Volvo's Concept Recharge previews new and sustainable materials that the automaker wants to introduce to vehicle interiors.
Nordico is a new leather alternative created by Volvo composed of bio-based and recycled ingredients from forests in Sweden and Finland.
Concept points to possible return of some classic design elements in future models, like a more upright rear hatch.
Earlier this summer Volvo took the wraps off the Concept Recharge, calling it a manifesto for the brand's future, intended as a preview of the automaker's upcoming strategy and design language. And as the concept itself demonstrated, Volvo was also glancing back at the past when it comes to design, with a shape that should be familiar to those who've seen a Volvo wagon sometime in the past 30 years.
Back in June Volvo didn't reveal many details about the vehicle's interior, focusing largely on the exterior. Now, Volvo is giving another look at the concept, this time emphasizing the interior details as well as aerodynamics.
When it comes to exterior design, we can see quite a few cars from Volvo's history in the lines of the Concept Recharge, from the innovative 850 wagon of 1993, to the more recent models featuring the Thor's Hammer shape in the headlights.
As for interior materials, Volvo used cloth made out of responsibly sourced Swedish wool on the instrument panel top and seat backrest, described as being a warm and soft material, free from additives. The seat backs and headrests, meanwhile, were made from a new material created by the automaker called Nordico, which we first heard about not that long ago. Volvo indicates that this material, designed to be soft to the touch, comes from bio-based and recycled ingredients obtained from forests in Finland and Sweden. A number of other surface areas in the vehicle are made from a fabric that contains Tencel fibers made from cellulose, while others, including surfaces in the lower storage areas, use a flax composite that contains fibers from the linseed plant mixed with other fibers. Even the front and rear bumpers on the exterior were made from a flax composite.
"With the Concept Recharge, we've created a comfortable and functional family space," said Lisa Reeves, head of interior design. "The cabin offers sophisticated forms through the use of natural materials and the harmonization of textures and tones, reflecting the timeless elegance of premium Scandinavian design."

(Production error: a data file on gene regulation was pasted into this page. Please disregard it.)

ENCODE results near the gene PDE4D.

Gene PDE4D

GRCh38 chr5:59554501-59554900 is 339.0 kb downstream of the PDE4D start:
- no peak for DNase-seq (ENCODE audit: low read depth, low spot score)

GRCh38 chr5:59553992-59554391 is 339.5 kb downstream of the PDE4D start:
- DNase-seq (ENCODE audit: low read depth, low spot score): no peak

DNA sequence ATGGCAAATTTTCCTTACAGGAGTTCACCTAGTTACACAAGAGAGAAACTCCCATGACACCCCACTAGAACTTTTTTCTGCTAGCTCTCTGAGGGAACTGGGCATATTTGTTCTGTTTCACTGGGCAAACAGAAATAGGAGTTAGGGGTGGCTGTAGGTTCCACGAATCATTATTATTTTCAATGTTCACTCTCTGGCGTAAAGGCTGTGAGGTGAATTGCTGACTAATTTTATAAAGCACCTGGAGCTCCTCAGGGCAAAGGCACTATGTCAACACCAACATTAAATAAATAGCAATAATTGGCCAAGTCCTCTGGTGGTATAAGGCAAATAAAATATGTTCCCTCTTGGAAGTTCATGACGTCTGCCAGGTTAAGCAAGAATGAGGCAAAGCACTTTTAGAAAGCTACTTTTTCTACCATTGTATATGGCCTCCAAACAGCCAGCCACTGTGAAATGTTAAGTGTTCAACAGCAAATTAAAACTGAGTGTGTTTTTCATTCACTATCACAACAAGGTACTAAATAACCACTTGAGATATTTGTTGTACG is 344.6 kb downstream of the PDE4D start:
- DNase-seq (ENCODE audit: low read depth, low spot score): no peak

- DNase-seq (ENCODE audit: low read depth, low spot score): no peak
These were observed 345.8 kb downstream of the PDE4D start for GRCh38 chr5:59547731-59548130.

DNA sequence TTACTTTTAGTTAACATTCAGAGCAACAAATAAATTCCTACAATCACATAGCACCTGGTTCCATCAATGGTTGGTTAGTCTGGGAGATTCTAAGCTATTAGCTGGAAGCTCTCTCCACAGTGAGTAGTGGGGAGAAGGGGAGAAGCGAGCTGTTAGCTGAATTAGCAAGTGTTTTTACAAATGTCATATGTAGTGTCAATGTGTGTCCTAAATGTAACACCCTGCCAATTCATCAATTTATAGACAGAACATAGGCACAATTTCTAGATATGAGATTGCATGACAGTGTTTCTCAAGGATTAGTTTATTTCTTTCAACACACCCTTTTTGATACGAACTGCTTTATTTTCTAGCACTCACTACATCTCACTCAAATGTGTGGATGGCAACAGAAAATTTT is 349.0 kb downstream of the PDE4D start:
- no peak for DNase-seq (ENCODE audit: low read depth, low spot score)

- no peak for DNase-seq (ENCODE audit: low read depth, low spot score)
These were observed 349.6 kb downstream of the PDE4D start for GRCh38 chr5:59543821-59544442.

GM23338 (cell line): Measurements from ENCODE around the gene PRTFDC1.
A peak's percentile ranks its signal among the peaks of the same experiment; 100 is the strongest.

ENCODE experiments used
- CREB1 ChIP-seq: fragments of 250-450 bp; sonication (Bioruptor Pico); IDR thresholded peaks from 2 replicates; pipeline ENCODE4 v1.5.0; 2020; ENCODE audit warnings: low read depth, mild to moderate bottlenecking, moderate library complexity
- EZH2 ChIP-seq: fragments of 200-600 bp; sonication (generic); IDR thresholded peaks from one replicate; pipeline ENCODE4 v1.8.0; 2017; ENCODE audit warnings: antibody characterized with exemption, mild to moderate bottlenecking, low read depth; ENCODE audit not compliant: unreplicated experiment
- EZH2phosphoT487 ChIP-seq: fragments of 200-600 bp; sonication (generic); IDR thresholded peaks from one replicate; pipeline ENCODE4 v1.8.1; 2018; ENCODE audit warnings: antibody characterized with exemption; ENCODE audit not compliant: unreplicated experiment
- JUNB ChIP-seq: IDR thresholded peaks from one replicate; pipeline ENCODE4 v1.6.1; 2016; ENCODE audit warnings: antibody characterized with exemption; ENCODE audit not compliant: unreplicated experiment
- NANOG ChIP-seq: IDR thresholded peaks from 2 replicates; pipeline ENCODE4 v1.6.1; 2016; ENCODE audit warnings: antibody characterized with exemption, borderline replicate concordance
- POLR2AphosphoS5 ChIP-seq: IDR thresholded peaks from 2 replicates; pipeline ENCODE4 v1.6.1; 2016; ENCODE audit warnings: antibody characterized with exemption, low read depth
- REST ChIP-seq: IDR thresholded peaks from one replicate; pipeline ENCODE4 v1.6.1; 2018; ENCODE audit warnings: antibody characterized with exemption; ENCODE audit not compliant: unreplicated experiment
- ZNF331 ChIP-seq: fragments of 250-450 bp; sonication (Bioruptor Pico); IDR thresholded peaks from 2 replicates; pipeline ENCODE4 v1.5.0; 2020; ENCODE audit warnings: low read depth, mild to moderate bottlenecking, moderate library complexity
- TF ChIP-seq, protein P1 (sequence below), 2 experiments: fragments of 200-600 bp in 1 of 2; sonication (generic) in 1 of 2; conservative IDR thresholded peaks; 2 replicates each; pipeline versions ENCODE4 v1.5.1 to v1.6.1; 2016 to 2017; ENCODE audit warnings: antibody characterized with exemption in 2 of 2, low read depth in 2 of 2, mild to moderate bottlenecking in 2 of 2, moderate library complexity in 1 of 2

The use of sustainable materials extends even to the specially created Pirelli tires, which are made from 94% fossil-free materials, including rayon, recycled natural rubber, bio-silica, and bio-resin.
The automaker also paid attention to aerodynamics in creating the concept, which features a noticeably lower roof and a more upright rear hatch—something that we'd almost thought we'd never see in a crossover again, given the trend of coupe-style roofs. The Concept Recharge certainly gives us some flashbacks to Volvo station wagons of the 1990s, including the 960 and 850, the latter of which introduced the tall headlights reaching all the way to the roof to Volvo's design repertoire.
"As we enter the age of the electric car, how far you can drive on a full charge will be a key consideration," said Owen Ready, head of strategic and brand design at Volvo Cars. "The easy approach is to add more batteries, but it is not the same as simply adding a bigger fuel tank today—batteries add weight and increase carbon footprint. Instead we have to increase overall efficiency to increase range. With Concept Recharge we explore the tension between the need for efficiency and the desire for the same space, convenience, and driving experience as in today's SUVs."
Curiously enough, this concept is not about the powertrain—Volvo didn't even say what was underneath the skin of this car, though the underpinnings of the current XC40 Recharge are a logical guess. Rather, this concept is about design and interior materials, with Volvo making it pretty clear what body style it sees as the future.
Just how close is this concept to previewing something we could see at a Volvo store relatively soon?
Volvo hasn't dropped any hints of one single production vehicle that closely follows this particular concept, though it's worth noting that the successor to the Volvo XC90, due next year, will be offered in battery-electric form in addition to an expected gasoline powerplant. We would not be surprised to see some of the design elements of the Concept Recharge in the XC90's successor next year.